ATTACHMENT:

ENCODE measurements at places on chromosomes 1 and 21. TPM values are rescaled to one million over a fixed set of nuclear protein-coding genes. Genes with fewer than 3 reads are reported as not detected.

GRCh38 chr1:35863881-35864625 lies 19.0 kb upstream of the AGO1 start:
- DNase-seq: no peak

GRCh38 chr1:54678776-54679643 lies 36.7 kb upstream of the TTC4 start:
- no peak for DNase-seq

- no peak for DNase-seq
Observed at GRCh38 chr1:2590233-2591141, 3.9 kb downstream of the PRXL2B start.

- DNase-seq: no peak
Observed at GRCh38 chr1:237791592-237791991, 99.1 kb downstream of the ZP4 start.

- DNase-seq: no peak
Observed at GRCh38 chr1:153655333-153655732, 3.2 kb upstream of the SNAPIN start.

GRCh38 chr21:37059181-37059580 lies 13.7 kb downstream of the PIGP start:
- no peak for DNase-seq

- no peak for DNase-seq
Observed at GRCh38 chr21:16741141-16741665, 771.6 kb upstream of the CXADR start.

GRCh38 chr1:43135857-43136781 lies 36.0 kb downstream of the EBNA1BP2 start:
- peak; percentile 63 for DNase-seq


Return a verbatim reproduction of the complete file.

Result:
ENCODE measurements at places on chromosomes 1 and 21. TPM values are rescaled to one million over a fixed set of nuclear protein-coding genes. Genes with fewer than 3 reads are reported as not detected.

GRCh38 chr1:35863881-35864625 lies 19.0 kb upstream of the AGO1 start:
- DNase-seq: no peak

GRCh38 chr1:54678776-54679643 lies 36.7 kb upstream of the TTC4 start:
- no peak for DNase-seq

- no peak for DNase-seq
Observed at GRCh38 chr1:2590233-2591141, 3.9 kb downstream of the PRXL2B start.

- DNase-seq: no peak
Observed at GRCh38 chr1:237791592-237791991, 99.1 kb downstream of the ZP4 start.

- DNase-seq: no peak
Observed at GRCh38 chr1:153655333-153655732, 3.2 kb upstream of the SNAPIN start.

GRCh38 chr21:37059181-37059580 lies 13.7 kb downstream of the PIGP start:
- no peak for DNase-seq

- no peak for DNase-seq
Observed at GRCh38 chr21:16741141-16741665, 771.6 kb upstream of the CXADR start.

GRCh38 chr1:43135857-43136781 lies 36.0 kb downstream of the EBNA1BP2 start:
- peak; percentile 63 for DNase-seq